Most folks don't need any changes done to the LCP.
My LCP, even after smoothing up obvious friction points (polishing the feedramp, smoothing out various things related to the slide, etc.), was a bit cranky about fully feeding the first round from a fresh magazine. That's even with rather vigorous "slingshotting" of the slide. Installing a Wolff 11# recoil spring set in place of the factory 9# spring set made all the necessary difference. I could probably go back to the 9# spring set after having shot the pistol a bunch now.
The trigger on the LCP is a little hard to pull compared to other pistols and, of course, it has a lot of travel. Bear in mind that the trigger design is the ONLY "safety" on the LCP, so I would strongly advise against replacing it with some of the fancy adjustable trigger kits that are being sold today.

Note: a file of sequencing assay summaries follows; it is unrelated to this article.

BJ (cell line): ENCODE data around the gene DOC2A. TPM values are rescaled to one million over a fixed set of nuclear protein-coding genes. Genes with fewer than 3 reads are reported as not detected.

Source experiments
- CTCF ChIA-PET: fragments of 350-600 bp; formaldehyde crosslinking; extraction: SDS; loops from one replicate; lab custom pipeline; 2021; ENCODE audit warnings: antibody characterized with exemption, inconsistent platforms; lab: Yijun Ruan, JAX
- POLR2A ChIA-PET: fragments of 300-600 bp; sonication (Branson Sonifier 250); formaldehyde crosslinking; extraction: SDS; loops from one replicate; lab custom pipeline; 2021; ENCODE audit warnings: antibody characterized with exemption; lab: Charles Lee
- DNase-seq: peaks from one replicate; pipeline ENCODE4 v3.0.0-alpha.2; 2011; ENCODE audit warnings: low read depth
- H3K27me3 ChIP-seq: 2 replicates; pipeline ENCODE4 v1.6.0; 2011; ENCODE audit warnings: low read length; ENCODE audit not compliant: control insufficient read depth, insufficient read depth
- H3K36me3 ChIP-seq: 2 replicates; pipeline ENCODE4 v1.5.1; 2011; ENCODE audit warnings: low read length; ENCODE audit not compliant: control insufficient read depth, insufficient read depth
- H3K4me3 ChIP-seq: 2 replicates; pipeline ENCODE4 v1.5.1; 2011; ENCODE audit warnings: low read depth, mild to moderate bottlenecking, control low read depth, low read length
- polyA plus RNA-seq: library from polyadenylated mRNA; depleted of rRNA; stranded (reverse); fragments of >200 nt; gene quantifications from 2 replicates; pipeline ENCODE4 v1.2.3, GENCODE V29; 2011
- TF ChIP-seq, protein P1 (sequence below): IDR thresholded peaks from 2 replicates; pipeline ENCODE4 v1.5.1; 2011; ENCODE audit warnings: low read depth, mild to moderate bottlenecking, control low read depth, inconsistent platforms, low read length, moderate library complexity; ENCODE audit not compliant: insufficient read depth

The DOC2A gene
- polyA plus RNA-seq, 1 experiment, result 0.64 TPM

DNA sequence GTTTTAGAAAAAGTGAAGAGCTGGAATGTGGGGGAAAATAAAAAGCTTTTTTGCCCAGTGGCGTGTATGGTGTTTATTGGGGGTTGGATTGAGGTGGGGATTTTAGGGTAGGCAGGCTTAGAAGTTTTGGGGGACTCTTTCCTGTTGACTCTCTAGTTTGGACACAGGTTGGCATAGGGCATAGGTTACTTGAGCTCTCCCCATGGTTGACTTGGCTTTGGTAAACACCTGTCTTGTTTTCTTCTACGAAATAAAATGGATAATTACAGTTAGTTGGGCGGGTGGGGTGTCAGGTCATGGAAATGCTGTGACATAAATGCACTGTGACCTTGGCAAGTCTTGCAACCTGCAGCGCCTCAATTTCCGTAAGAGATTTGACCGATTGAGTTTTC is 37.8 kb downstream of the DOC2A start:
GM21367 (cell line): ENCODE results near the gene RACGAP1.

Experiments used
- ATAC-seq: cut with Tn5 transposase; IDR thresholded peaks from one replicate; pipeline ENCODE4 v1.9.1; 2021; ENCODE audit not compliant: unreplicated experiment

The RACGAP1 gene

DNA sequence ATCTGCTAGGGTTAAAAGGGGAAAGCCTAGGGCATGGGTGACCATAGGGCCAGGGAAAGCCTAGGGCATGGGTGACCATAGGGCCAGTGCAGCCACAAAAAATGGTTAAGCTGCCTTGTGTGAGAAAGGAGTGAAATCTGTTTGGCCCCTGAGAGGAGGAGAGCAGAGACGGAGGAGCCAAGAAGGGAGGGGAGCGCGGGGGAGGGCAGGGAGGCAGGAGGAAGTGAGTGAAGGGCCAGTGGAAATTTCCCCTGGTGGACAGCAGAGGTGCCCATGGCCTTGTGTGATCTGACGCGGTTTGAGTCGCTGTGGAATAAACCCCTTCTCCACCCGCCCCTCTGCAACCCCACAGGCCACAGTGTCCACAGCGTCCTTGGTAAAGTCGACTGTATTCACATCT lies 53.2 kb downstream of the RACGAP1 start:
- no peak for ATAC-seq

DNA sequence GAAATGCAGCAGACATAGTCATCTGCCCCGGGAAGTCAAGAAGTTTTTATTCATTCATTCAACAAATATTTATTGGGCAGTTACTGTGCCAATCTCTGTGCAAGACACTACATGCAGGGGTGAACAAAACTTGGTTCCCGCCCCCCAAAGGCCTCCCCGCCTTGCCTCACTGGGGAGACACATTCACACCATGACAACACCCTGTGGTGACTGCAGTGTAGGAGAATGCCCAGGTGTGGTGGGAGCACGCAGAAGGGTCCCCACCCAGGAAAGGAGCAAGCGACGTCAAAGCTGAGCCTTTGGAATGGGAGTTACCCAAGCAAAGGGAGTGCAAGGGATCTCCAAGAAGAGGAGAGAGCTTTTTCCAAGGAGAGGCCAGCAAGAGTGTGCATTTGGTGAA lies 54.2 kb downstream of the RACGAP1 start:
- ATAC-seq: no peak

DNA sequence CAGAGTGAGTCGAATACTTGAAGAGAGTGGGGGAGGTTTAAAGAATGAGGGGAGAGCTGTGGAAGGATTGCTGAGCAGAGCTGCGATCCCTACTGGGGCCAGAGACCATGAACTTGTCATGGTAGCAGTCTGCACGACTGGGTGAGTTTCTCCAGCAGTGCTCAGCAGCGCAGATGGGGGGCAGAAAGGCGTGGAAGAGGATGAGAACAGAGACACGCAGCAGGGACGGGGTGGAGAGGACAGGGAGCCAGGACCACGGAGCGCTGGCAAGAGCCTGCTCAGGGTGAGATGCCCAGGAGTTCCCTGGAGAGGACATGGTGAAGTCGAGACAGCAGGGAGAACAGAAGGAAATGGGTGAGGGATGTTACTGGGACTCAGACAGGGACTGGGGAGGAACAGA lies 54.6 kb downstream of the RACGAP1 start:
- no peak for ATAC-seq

Some folks have the sights replaced with taller and more visible sights. Each to his own, but I don't even use the sights on the LCP when doing controlled "point shooting" which, in my opinion, is the way the LCP was designed to be used.
You would probably do well to put the finger extension on the magazine and get a couple more magazines with the finger extensions on them. That can give you more control over the pistol, but it does make it slightly harder to conceal the LCP.
Make SURE that you get and use a decent holster (or several different ones like some folks here do) that protects the trigger from inadvertently pulling it when re-holstering the LCP.
Get lots of ammo and practice combat-style shooting. That means rapidly pulling the trigger while keeping the pistol pointed at the target. Doing a lot of dry firing also goes a long way toward improving your performance. Just make absolutely sure that you remove all live ammo from the room and check several times that it's out of the room before starting a dry-fire session.